Thursday, April 29, 2021
The Shadow of Aquarius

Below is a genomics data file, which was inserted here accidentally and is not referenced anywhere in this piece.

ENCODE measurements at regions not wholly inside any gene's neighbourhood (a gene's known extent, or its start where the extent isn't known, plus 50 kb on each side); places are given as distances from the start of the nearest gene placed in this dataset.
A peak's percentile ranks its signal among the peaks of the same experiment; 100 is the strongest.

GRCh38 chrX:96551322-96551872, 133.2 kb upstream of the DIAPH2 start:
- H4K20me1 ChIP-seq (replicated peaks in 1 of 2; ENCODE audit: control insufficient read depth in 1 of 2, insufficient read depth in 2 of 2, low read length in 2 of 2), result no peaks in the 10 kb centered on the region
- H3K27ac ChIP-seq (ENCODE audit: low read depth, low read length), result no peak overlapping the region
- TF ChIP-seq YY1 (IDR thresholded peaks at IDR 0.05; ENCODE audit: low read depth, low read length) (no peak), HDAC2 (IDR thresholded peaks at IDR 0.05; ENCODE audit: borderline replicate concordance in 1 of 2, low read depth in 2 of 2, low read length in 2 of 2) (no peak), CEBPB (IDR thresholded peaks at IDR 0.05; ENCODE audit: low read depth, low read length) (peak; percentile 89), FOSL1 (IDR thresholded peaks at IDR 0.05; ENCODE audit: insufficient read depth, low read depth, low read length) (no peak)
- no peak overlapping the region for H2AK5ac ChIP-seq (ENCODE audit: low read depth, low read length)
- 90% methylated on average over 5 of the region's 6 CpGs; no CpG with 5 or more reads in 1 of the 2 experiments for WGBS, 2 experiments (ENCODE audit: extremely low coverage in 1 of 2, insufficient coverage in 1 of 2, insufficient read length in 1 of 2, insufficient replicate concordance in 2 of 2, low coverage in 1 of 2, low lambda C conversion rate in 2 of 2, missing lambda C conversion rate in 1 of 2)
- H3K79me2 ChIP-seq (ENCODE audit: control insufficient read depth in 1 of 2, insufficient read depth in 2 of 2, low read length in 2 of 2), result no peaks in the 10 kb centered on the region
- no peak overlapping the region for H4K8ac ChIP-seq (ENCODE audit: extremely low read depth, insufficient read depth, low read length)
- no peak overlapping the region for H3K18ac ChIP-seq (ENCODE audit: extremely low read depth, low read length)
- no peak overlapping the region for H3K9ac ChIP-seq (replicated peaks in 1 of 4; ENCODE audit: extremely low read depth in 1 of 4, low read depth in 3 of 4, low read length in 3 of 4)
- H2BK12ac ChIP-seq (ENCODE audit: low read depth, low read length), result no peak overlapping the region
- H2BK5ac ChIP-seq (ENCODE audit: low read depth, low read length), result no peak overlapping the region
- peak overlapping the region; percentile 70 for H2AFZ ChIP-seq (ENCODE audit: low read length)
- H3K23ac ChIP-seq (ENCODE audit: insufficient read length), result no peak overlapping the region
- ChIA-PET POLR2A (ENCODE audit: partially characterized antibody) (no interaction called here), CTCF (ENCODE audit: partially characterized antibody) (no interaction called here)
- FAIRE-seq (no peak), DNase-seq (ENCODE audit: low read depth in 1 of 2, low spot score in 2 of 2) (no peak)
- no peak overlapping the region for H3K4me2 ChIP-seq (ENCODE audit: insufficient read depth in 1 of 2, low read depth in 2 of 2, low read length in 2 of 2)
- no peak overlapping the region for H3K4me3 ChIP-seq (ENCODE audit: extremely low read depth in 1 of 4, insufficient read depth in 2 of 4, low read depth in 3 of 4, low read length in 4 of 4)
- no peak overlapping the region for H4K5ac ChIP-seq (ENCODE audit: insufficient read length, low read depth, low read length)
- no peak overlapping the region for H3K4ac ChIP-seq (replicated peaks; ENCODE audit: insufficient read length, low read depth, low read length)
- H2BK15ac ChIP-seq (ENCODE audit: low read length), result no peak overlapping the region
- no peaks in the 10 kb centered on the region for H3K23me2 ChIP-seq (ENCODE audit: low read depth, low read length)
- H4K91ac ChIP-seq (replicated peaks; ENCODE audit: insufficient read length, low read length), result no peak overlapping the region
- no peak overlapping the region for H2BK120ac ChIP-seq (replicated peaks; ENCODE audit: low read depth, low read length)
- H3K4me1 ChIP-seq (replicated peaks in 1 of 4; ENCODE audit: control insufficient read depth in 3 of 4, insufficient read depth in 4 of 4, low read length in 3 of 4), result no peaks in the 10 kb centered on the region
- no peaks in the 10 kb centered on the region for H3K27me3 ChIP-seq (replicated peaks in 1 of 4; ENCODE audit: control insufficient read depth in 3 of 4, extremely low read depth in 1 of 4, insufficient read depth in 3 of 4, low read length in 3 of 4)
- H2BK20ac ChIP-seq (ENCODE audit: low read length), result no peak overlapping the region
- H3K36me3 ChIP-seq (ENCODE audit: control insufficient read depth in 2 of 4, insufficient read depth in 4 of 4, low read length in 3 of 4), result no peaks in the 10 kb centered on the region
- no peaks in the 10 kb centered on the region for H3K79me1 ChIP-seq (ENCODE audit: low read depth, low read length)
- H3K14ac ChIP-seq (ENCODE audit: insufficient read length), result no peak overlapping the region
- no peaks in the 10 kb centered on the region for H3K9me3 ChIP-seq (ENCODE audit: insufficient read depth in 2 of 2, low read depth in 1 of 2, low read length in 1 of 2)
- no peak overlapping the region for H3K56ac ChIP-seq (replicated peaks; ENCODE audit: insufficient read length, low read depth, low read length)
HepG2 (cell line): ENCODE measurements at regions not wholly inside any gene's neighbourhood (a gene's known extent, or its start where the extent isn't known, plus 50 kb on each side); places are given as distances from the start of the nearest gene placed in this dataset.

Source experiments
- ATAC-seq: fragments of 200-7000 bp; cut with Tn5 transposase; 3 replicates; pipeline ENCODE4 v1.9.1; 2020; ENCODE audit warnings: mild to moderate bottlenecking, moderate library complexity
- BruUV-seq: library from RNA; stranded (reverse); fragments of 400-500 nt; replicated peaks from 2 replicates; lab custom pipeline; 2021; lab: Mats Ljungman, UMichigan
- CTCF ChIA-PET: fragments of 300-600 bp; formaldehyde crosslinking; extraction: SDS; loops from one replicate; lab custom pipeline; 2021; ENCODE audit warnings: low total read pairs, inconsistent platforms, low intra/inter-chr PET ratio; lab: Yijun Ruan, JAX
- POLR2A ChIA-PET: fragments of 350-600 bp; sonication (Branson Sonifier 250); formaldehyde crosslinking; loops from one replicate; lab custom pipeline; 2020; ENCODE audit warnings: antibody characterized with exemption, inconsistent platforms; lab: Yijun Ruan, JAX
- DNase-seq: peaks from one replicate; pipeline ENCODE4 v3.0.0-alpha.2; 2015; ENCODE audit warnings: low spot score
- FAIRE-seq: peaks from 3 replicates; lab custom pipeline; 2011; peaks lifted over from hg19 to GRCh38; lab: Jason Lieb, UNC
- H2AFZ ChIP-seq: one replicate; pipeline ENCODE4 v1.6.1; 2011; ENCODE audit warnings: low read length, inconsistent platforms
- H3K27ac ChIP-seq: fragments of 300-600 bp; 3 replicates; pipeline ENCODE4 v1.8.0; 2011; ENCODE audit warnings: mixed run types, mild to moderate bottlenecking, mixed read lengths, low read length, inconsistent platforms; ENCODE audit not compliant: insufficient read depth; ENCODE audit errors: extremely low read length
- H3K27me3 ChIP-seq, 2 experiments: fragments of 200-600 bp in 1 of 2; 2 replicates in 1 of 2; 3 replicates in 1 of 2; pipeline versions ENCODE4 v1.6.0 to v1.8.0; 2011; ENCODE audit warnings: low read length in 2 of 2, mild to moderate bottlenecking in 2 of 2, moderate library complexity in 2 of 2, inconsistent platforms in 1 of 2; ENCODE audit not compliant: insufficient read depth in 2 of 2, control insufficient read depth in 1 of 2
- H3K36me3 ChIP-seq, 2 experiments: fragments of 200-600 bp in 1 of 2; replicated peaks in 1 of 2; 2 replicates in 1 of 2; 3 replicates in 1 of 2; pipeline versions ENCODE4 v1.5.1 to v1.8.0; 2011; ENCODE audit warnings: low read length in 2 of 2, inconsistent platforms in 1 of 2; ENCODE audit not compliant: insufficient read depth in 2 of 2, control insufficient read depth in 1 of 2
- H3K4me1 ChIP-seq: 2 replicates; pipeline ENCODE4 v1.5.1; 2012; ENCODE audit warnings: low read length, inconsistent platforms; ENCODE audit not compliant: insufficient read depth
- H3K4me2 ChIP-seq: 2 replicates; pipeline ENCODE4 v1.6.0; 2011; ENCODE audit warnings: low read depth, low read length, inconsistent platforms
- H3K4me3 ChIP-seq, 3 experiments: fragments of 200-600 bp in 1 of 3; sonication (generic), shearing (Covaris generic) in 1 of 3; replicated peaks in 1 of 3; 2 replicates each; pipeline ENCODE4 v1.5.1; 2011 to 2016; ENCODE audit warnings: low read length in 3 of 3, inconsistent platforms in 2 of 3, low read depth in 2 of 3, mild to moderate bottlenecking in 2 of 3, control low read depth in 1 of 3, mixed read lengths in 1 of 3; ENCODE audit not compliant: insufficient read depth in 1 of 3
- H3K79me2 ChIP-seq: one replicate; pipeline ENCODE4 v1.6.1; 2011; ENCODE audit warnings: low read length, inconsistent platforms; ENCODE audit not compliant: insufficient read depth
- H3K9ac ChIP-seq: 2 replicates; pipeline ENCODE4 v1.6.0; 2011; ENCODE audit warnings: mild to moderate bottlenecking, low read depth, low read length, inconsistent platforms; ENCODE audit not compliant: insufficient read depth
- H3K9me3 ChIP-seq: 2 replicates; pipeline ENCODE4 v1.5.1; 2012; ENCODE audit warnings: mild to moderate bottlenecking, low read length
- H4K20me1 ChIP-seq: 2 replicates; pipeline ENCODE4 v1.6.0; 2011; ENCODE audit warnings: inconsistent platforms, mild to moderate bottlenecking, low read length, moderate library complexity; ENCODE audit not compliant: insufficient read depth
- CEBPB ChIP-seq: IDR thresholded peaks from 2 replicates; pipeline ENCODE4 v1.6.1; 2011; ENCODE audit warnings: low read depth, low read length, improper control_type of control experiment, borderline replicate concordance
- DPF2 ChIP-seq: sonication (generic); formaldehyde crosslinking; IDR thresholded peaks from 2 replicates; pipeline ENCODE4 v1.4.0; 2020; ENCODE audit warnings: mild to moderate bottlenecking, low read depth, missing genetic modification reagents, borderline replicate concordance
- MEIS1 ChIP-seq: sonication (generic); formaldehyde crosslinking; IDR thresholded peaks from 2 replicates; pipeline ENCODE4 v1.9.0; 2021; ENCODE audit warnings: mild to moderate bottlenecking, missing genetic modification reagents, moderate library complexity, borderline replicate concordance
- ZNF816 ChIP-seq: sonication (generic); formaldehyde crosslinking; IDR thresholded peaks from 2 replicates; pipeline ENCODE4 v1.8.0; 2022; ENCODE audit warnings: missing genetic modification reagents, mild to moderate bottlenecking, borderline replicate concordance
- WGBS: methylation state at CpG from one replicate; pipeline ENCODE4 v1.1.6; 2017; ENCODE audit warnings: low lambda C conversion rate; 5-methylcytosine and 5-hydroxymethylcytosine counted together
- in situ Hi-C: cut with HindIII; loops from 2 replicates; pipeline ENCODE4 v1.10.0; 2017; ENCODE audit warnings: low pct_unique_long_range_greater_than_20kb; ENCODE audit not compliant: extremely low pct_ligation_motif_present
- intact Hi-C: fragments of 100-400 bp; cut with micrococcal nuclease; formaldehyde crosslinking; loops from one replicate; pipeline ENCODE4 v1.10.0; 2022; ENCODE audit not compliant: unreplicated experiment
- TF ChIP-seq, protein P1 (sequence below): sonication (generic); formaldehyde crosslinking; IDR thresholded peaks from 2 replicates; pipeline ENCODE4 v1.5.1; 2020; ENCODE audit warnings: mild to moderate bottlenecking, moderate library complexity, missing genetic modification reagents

There's a fascinating (although annoyingly advertisement-heavy) interview by Aris Roussinos with the Cornish hotelier and QAnon advocate John Mappin below: Mappin, a character I had never previously heard of, is one of a plethora of charismatic individuals from both right and left that seem to be constellating around a genuinely novel and perplexing worldview that not only refutes established political conventions, but also the consensus of what constitutes reality. Other figures either embedded, or being drawn into, this field include the likes of James Delingpole, Jordan Peterson, Piers Corbyn, Russell Brand, Glenn Greenwald and Joe Rogan. Perhaps the two great fathers of this tendency (I hesitate to use the word "movement") are David Icke and Julian Assange, while both Donald Trump and Nigel Farage are the nearest it comes to having a political wing. The most striking aspect of the interview from my perspective is Mappin's allusions to spiritual forces guiding his work. This tends to confirm my suspicion that we are witnessing the early stages of the breakdown of the materialist-rationalist-atheist model of reality that has guided politics for at least the last century, and it is fringe figures like Mappin who are leading the attack. One of the reasons the "radical" left are struggling so much nowadays is that their claim to be the ultimate refutation of the status quo is undermined by the fact that they are fully immersed in the current, but fragile, materialist consensus reality. This makes them particularly incapable of processing the weirdening that the collective Western worldview is currently experiencing, their only recourse being to plunge into ever more fanatical and abstract forms of identitarianism. So what's going on? I've been meaning to explain this for a while, but alas I am very busy these days, and have not been able to devote the time to this blog that I had hoped. The short form, however, is that a 2000 year old pattern defined by the twin forces of hierarchy and universalism is coming to an end, and we are entering an Aquarian realm defined by individualism, eccentricity and synchronicity. That is to say that figures like Mappin, and the worldviews they espouse, are likely to become the norm, and that politics will become less about contested values and more about incompatible realities. This ultimately means that politics as we have known it, in which there are at least some shared assumptions that we all accept as a basis for contest and debate, will become impossible, with the result that it becomes increasingly ad hoc and geographically limited.